Hibernian humor


Almost as soon as he took the podium in the Swift Common Room, Rory Childers—a Chicago cardiology professor, electrocardiogram expert, and native Irishman—had a packed house of students, faculty, and friends laughing out loud. “Irish hilarity involves a mix of graveyard humor, mockery, the celebration of calamity, the farcical, the knockabout, curses and spells, satanic laughter, the profane and the sacred, mendaciousness, roguish ineptitude, gaudy, exuberant invective, and wit honed to a fine art,” Childers said at the Divinity School’s Wednesday Lunch series. In the face of such a litany, he admonished his audience not to be squeamish. “A strong anticlerical vein permeates much of the comic in Irish writing,” he warned. “Language is often outrageous, even ludicrous—the verbal equivalent of the gargoyle.”

Apart from his life as the man Chicago medical students know as “the EKG guy,” Childers is the grandson of Robert Erskine Childers, an Irish writer and patriot executed in 1922 during the Irish Civil War, and the son of Erskine Hamilton Childers, the Republic of Ireland’s fourth president. (On Monday Ireland celebrated his birth centennial by releasing a postage stamp bearing his portrait).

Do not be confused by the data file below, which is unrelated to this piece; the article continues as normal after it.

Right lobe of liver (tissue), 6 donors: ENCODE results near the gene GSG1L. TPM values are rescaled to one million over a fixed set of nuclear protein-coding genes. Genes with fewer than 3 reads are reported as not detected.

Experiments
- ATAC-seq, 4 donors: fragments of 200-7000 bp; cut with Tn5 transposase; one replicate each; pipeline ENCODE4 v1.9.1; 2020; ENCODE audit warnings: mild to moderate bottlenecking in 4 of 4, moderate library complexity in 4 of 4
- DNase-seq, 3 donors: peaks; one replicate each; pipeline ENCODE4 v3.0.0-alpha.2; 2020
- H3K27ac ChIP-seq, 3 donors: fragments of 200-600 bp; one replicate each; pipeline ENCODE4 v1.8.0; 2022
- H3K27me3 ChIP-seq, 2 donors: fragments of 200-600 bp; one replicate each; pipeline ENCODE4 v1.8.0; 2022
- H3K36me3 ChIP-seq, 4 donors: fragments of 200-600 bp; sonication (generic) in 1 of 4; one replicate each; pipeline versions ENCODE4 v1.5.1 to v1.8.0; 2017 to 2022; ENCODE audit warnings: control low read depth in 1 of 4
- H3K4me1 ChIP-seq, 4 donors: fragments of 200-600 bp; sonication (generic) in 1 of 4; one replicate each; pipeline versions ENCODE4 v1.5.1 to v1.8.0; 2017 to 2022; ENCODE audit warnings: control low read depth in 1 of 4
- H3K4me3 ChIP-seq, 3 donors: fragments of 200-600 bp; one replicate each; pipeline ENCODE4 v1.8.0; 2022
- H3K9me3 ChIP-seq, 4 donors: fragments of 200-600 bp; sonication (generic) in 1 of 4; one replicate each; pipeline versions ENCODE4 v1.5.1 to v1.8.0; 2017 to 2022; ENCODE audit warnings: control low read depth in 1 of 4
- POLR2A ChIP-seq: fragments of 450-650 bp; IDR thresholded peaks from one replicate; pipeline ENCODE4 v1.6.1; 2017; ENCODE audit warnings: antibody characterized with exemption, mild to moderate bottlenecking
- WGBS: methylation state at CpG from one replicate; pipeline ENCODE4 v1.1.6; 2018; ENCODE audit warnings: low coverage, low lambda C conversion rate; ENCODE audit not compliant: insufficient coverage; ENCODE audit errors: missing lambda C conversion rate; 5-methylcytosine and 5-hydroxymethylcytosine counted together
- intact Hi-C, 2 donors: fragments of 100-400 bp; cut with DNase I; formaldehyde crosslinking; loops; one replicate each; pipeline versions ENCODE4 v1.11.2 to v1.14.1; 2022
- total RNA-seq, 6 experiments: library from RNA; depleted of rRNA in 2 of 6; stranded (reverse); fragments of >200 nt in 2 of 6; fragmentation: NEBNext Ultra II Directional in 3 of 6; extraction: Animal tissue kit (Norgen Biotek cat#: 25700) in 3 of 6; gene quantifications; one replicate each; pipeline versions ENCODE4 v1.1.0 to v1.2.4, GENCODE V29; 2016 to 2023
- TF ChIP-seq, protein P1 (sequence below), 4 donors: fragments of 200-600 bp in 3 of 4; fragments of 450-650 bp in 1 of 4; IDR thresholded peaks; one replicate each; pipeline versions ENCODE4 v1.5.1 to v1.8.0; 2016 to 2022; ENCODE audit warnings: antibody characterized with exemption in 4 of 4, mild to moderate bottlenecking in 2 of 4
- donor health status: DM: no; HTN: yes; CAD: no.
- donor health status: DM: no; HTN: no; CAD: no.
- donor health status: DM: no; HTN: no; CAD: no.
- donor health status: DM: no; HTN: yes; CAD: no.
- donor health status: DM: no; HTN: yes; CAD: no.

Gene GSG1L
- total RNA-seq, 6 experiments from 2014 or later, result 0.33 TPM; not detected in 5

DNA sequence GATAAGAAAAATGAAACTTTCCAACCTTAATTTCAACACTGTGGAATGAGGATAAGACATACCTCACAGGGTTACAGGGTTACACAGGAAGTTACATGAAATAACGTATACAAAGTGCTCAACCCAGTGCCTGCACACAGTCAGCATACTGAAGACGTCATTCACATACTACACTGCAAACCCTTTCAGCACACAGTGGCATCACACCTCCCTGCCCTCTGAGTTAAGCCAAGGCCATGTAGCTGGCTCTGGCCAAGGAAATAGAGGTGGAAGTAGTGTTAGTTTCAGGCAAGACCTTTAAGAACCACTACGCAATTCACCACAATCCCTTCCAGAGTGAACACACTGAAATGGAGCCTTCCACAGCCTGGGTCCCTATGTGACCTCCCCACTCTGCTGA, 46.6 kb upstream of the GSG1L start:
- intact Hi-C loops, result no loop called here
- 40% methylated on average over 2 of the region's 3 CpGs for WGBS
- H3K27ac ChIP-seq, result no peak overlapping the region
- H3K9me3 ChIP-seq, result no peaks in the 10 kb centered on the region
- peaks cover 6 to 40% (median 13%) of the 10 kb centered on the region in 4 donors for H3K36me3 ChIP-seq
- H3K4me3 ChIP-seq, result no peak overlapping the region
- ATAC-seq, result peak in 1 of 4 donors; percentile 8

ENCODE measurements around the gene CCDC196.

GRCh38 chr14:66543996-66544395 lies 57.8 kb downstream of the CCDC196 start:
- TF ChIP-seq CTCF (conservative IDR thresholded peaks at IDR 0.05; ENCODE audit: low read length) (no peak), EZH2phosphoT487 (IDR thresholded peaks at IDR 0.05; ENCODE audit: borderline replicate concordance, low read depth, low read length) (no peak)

At last Wednesday’s lunchtime talk, Rory Childers delivered an hour’s worth of bawdy anecdotes, rhymes, and one-liners from the likes of Oscar Wilde, W. B. Yeats, George Bernard Shaw, James Joyce, poet James Stephens, and playwright Brendan Behan, who was once Childers’s patient. “Towards the end of his life, Brendan Behan had clearly become a type of stage Irishman, simply because the requisite shocking speech was expected of him,” Childers said. “On his deathbed he took the hand of the nun who was nursing him. ‘Bless you sister! May all your sons be bishops.’”

Lest any Swift Hall listeners think Ireland’s wit was purely the province of its literati, Childers offered plenty of boisterous waggery handed down through generations of ordinary citizens. Most every statue in central Dublin now has its own ribald—and rhyming—nickname. Monuments to Anna Liffy (the city’s main river), Molly Malone, Dublin’s waterways, a millennial clock, and two women shoppers have been rechristened, respectively: the floozy in the Jacuzzi, the tart with the cart, the box in the docks, the chime in the slime, and the hags with the bags. Meanwhile, locals are calling a new statue of Joyce seated on a bench “the prick with the shtick.”


Photo: Rory Childers

October 12, 2005